For all the years after the war, Gerrit dreamed – sporadically, without warning – of being chased by German soldiers with guns, but back in the crisp winter of 1927, as he skated on a willow- rimmed pond in South Holland, he had no such demons. Warm in his wool cap and coat, he sped along under a cloudless sky, breath pluming in the bright winter air, his plaid scarf flapping behind him. He had just turned eighteen, and his life would change in moments.
On either side of him, the flat landscape of Overschie stretched into the distance, and underneath the snow, bulbs lay in wait for spring. Gerrit loved spring, a time of beginnings, but at this point he still loved winter too. He was an exceptional skater, and stood out even here in the Netherlands, where skating and bicycling came almost as naturally as walking. He’d never have boasted, but his skates cost more than he could afford: long metal blades that locked on to black boots, they were fancier than the wooden tie- on kind most people wore.
Savouring hot anise milk under a tent on the ice, a slender young woman watched him go by, noticing both the skates and his accomplished style. Gerrit caught her eye but looked quickly away, red as beetroot. She smiled, and admired his languid figure eights as he skated backwards, then forwards again, and glided off, pushing from side to side with grace and agility, his hands clasped behind his back. She sipped her rich, sweet milk, and had turned to say something to the young couple with her, a woman and an uncommonly tall man gobbling almond cake, when suddenly Gerrit appeared again in her peripheral vision. Without seeming to watch him, she saw his every move as he made his way towards her and away, and towards her again. Her heart raced under two sweaters and a heavy blue coat, and she pulled the collar close around her neck and shivered. She knew the blue was lovely with her eyes – a blue like cornflowers – and while there would come a time when she’d stop thinking about such things, it was far away from this moment, when she was still young and attractive, freshly aware of her new admirer. She lifted her head and looked at him. From the side, anyone could see how they matched; how their noses must have pulled them together – strong, bony noses of equal character, ready to be passed down through the generations.
The den Hartogs hailed from the Alblasserwaard region of the Netherlands, a large rural stretch east of Rotterdam, and bordered by wide rivers that continually overflowed their banks. As a child, Gerrit’s playmates were the squelching mud and the moving waters of the river Lek, though he never learned to swim. He was the youngest of three children – he had a sister, Marrigje, and a brother, Nico. His father Rochus had once been a salmon fisherman, and his back was bowed from years of hauling the heavy nets, and pulling barges as he walked the canal’s narrow footpath. Gerrit’s mother Arigje hated fish – the taste, the smell, the slipperiness – and was glad enough when Rochus became a tuinders knecht, or gardener’s hired man. It was a fine job in the provinces of North and South Holland, which grew most of the fruit and vegetables for the country, and Rochus taught their sons the same trade, moving the family from village to village as opportunities arose.
Gerrit was twelve when he left school and apprenticed with his father and brother as a tuindersknecht. Kneeling among the plants, the smell of the turned soil in his nostrils, he felt more at ease here than he ever had in a classroom, though he was already curious about the world and enjoyed reading. It didn’t hurt that the tuinder, Willem Quartel, had a son Gerrit’s age, called Jaap, and the boys became friends. They were close in stature and both had open, friendly faces and easy smiles, so were more often mistaken for brothers than wiry Gerrit and the heavy- set Nico.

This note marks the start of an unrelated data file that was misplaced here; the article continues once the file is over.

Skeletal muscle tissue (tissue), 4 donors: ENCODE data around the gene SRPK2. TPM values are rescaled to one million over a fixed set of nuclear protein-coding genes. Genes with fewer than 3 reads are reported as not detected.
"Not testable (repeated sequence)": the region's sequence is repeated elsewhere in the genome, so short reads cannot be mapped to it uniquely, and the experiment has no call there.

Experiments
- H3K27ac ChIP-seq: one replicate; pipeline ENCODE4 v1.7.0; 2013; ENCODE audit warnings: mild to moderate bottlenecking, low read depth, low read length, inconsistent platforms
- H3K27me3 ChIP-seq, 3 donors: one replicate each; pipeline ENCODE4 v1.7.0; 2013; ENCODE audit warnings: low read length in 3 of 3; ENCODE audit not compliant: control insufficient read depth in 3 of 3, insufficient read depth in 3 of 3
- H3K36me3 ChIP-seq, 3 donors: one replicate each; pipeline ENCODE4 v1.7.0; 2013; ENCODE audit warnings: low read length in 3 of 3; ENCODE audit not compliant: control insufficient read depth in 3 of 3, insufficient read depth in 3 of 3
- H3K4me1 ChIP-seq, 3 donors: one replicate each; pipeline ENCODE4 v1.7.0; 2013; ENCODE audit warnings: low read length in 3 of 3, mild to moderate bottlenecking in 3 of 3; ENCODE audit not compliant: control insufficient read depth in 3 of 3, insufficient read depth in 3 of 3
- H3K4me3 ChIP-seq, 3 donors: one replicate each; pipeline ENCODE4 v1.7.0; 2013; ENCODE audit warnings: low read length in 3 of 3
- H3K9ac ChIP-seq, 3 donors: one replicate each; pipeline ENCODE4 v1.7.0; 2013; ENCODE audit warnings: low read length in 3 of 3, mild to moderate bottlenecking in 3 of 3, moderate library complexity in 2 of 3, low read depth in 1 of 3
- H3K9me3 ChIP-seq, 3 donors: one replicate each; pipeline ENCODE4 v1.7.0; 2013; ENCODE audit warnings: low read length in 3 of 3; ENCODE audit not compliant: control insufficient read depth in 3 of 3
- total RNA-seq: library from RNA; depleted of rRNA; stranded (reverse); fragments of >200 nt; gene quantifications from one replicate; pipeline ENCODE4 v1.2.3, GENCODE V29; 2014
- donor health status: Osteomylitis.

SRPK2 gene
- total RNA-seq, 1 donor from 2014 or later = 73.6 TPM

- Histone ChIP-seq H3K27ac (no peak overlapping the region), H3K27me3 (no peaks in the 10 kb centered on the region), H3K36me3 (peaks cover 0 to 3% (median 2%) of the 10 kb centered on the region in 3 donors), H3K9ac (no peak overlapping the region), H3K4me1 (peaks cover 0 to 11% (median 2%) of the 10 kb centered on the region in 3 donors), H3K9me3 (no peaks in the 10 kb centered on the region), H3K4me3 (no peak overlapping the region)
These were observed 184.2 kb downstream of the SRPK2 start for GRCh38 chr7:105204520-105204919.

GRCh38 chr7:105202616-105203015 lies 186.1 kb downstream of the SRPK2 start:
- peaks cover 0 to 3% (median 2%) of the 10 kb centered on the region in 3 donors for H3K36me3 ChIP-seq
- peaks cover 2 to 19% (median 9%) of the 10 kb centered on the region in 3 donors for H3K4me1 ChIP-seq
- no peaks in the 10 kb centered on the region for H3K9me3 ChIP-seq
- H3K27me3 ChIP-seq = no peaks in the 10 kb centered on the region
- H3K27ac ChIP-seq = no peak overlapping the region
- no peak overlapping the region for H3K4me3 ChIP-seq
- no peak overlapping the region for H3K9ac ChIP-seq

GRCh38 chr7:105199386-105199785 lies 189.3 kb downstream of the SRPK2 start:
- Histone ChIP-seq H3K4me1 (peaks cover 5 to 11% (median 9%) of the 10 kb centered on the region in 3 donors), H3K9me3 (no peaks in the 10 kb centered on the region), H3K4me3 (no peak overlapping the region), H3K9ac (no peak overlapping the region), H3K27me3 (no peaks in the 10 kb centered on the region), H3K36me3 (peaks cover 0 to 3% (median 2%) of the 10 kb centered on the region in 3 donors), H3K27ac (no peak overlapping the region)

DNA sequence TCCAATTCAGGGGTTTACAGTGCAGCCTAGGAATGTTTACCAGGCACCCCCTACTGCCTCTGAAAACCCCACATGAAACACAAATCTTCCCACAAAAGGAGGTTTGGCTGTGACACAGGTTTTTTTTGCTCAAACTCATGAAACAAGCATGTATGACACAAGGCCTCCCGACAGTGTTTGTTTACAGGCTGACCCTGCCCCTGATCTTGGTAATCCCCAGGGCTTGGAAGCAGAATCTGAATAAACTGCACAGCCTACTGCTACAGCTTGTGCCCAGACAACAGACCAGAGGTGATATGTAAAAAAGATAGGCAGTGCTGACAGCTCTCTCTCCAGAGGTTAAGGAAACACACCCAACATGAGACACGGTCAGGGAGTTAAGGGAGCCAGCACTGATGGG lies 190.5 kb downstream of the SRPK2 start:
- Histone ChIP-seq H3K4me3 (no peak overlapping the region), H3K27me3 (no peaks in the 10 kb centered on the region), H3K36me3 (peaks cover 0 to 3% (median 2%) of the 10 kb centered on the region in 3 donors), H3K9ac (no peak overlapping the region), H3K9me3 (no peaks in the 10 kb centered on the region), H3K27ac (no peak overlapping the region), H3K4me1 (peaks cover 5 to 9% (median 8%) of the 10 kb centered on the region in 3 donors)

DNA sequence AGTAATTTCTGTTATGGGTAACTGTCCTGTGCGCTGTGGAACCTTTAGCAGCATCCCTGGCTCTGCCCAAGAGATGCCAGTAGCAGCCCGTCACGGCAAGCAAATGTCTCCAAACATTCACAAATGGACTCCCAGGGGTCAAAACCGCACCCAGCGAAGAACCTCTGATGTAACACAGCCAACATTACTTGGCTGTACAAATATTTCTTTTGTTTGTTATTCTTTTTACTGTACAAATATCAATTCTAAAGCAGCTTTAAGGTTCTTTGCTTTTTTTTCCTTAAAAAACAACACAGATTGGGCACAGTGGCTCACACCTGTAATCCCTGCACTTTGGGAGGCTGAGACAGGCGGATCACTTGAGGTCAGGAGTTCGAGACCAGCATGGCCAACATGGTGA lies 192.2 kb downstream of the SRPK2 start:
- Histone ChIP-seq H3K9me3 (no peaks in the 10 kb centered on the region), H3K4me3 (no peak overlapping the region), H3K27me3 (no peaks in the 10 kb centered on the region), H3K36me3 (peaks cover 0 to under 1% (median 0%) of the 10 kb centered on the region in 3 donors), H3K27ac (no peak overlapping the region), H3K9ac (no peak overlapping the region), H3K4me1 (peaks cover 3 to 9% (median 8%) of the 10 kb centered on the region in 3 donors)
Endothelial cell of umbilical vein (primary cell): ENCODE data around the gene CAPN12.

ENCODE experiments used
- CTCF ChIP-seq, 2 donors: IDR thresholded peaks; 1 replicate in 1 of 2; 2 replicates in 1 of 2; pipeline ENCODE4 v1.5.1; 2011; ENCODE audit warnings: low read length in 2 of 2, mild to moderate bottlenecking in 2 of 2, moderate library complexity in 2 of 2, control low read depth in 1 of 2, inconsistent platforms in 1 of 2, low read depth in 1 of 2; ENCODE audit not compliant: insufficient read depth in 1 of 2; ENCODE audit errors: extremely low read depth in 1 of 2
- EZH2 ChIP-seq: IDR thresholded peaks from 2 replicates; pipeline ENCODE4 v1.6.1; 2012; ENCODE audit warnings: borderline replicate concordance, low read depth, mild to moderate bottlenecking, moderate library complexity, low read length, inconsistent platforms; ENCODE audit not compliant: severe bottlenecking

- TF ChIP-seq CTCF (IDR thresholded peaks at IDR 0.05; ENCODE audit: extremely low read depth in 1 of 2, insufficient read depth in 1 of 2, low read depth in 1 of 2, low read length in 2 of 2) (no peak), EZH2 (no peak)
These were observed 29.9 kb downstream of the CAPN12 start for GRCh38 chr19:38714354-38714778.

Vegetable gardening was an honest trade, but like fishing, dependent on the whims of the buyer. The vegetables were sold at an auction house to which the tuinders belonged as part of a co- operative, and middle men sat on bleachers surveying the produce as it floated past them on barges. A big clock hung on the wall, counting down the time that the buyers had to make a bid. If they liked what they saw, they bought, and if they didn’t, the co- operative paid the tuinder a minimum amount and gave the vegetables to the cows. It was a living – sufficient in Rochus’s eyes. He was a modest man, devoted to his wife and proud of his three children. Arigje thought the income of a tuindersknecht meagre, and her husband’s contentment with their life was a source of irritation for her. She loved fine things and kept bits of ribbon and lace tucked away in a drawer, as if one day there might be room for them in this life she hadn’t chosen. The marriage, while not unhappy, was somewhat lopsided, in that Rochus loved Arigje from the beginning, and Arigje came to love Rochus over the years – he’d been her second choice, when her first fiancé changed his mind, and the disappointment never quite left her. In spite of Rochus’s devotion to her, she was a severe woman who ran her household and the lives of her family with more than the necessary diligence. His parents, of course, were Gerrit’s precedent for marriage, and unwittingly he gravitated towards a woman whose backbone rivalled his mother’s.
Like Rochus, who escaped his wife’s displeasure in the world of books, Gerrit was an avid reader, and when his queries about Cor revealed that her family, the Posts, owned a bookshop on the Zestienhovensekade in Overschie, he became a regular, if nervous, customer, doing his best to peer intently at the neat rows of books, to choose one that might especially impress, but all the while trying to keep his eyes from darting around for her, a small young woman with sharp features and a quick step, always busy. Sometimes it was her older sister Truus, plump and dark- haired, running the shop – the same girl who’d been skating with Cor that day on the pond – and Gerrit’s disappointment showed on his face, until Truus called, "Co- or!" And Cor would appear, while Truus slipped away. Gerrit passed her his selections, aware of his rough hands and her smooth ones as she wrapped the books in brown paper.